By Teri Dreher, RN & Patient Advocate, Leads Growing Healthcare Trend
Obtaining quality healthcare is challenging, from choosing the right providers and treatment plans to sometimes persuading your insurance company to pay. Beyond challenging, it can be deadly. Medical error is now the third leading cause of death, behind cancer and heart disease.
That’s why a new trend is emerging: the fast-growing field of patient advocacy. More consumers and families are hiring private professional health advocates, or PPHAs—many who are experienced registered nurses—to guide them through the maze of modern healthcare.
“The healthcare system has become so complex and profit driven, patients gets lost in the shuffle,” says Teri Dreher, an RN who, after 30+ years of critical care nursing, founded North Shore Patient Advocates, LLC (NorthShoreRN.com), the Chicago area’s largest advocacy agency, in 2011. (Dreher was named 2015 Entrepreneur of the Year by her local Chamber of Commerce and also was awarded her industry’s highest honor). “Up to 440,000 patients die in the hospital each year due to medical errors,” says Dreher, citing a 2013 study. “Patients need someone knowledgeable looking out solely for their interests.”
Dreher learned this firsthand when her father-in-law fell critically ill in Belize. Despite a life-threatening blood clot, the hospital was set to release him. Dreher successfully intervened, but it made her wonder: what if he didn’t have a nurse in the family watching out for him?
Shortly thereafter, Dreher formed her advocacy agency. It’s not only Chicagoland’s largest, it’s the only one to use a team approach. Dreher’s team currently includes three RN advocates, each with distinct specialties, and a former social worker with a formidable record of winning insurance claims. Based on current demand, Dreher is poised to expand.
In addition to looking out for patients during a hospitalization, Dreher’s services include:
· Educating patients and their families about their medical conditions
· Asking doctors the questions a layperson wouldn’t know to ask
· Researching a patient’s full range of treatment options following a diagnosis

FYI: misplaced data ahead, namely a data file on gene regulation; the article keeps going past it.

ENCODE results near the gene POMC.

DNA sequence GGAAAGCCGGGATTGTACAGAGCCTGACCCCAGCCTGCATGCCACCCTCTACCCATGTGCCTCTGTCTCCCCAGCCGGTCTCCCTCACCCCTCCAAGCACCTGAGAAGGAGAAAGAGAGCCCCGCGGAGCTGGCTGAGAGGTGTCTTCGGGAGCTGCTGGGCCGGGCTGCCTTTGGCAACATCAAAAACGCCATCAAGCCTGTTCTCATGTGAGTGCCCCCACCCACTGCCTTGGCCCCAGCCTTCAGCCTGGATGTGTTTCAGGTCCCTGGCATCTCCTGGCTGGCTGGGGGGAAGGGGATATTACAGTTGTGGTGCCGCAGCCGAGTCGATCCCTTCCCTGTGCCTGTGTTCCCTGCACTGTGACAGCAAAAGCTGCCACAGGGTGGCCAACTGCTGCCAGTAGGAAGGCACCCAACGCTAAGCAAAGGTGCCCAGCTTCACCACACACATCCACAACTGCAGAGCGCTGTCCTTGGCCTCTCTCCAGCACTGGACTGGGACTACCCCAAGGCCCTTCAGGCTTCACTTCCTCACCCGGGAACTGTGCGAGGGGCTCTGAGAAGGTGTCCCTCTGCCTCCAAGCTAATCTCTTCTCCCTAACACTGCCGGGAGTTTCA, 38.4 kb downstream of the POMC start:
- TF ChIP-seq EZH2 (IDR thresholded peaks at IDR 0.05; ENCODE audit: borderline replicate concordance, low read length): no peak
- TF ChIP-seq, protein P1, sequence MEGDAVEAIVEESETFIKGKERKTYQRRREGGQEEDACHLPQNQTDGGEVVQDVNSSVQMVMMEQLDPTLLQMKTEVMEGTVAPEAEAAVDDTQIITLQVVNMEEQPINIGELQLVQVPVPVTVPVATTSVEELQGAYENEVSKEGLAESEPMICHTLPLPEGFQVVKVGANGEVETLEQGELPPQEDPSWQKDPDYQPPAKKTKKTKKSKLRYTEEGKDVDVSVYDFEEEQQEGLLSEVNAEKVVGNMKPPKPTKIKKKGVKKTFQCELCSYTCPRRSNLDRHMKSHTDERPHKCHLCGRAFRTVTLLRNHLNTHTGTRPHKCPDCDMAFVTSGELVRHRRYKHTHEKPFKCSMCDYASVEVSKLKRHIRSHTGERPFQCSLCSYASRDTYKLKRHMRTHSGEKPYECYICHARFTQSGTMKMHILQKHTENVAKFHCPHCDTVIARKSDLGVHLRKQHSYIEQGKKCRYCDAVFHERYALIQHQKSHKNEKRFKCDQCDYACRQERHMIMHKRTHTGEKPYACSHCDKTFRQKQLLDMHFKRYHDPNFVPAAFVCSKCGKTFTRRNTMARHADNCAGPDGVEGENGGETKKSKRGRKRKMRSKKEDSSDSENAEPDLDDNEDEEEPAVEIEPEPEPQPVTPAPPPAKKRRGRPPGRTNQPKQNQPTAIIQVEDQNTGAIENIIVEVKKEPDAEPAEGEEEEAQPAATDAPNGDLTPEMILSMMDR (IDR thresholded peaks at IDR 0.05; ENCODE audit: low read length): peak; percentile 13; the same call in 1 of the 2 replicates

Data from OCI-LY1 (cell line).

· Researching and identifying the best doctor, hospital, or nursing home for a patient
· Helping to ensure insurance claims get paid
Just a decade old, the field of patient advocacy is burgeoning, particularly since the Affordable Care Act. About 20 universities now offer graduate certificate programs. There are two leading trade associations, the National Association of Healthcare Advocacy Consultants and The Alliance of Professional Health Advocates. Dreher belongs to both.
What do practicing medical professionals think of PPHAs? Most welcome it.
“Many people think ‘advocate’ implies ‘adversarial,’ but that’s not true,” says Dreher. “Busy doctors would rather spend five minutes updating a medical professional than 20 minutes with an overwhelmed patient. They know the advocate will educate the patient.”
Still, Dreher says, doctors and hospitals step up their game when they know an insider is watching…yet another way that patients with advocates receive superior healthcare.
Tips for Advocating for a Sick Family Member
If you don’t hire a professional advocate, Dreher says it’s essential that relatives advocate for their loved ones. Here’s how to get started:
· Be proactive: prepare a medical summary for your loved one in advance, covering health conditions, allergies, physicians, and a current list of medications and dosages. In the event of hospitalization, it’s the fastest way to get staff up to speed.
· Educate yourself about a loved one’s medical condition, but choose sources carefully. Consumer magazines and mass websites are not credible. Consult the National Institutes of Health website (health.nih.gov/) for health information and Drugs.com for medication information. Ask the doctor where you can read up as well.
· When choosing a new doctor, ask a trusted healthcare professional for a recommendation. Don’t rely on word of mouth or online reviews.
· Try to avoid hospitalization, especially if the patient is elderly. (The elderly are most vulnerable to infections, which rage at hospitals), In the event of hospitalization:
o Know that doctors and nurses can make mistakes. Pay attention, take notes, provide pertinent information, and ask questions, but in a respectful way.
o Organize shifts among relatives, ensuring someone is with the patient as much as possible. Only enlist those who pay attention, take notes, and communicate well.
o Notes should include the name and shifts of nurses and doctors caring for your family member, as well as observations and questions.
o Make questions count. Don’t pepper doctors with questions a nurse could answer. Be respectful of their time; it’s key to building good relationships.
o Make sure the staff wears gloves or uses foam hand sanitizer before touching the patient.
- Make sure the cleaning staff regularly sanitizes objects staff members touch.
o Know it’s your right to request medical records for the stay, although you may not receive them until after discharge.
o Be especially vigilant during admission and discharge, because that’s when staff is working fastest and when errors are most likely to occur.
Teri also works around the world to save lives and bring healthcare to those in dire poverty. After serving the poor in Africa for over 12 years through local grass roots mission organizations, improving the quality of healthcare and starting multiple poverty reduction initiatives in South Africa, Nigeria and Tanzania, she recently became the Community Health Catalyst for International Teams, a mission organization based in Elgin, IL. She speaks often to groups about her passion, the issue of global poverty and what Americans can do to save millions of lives.
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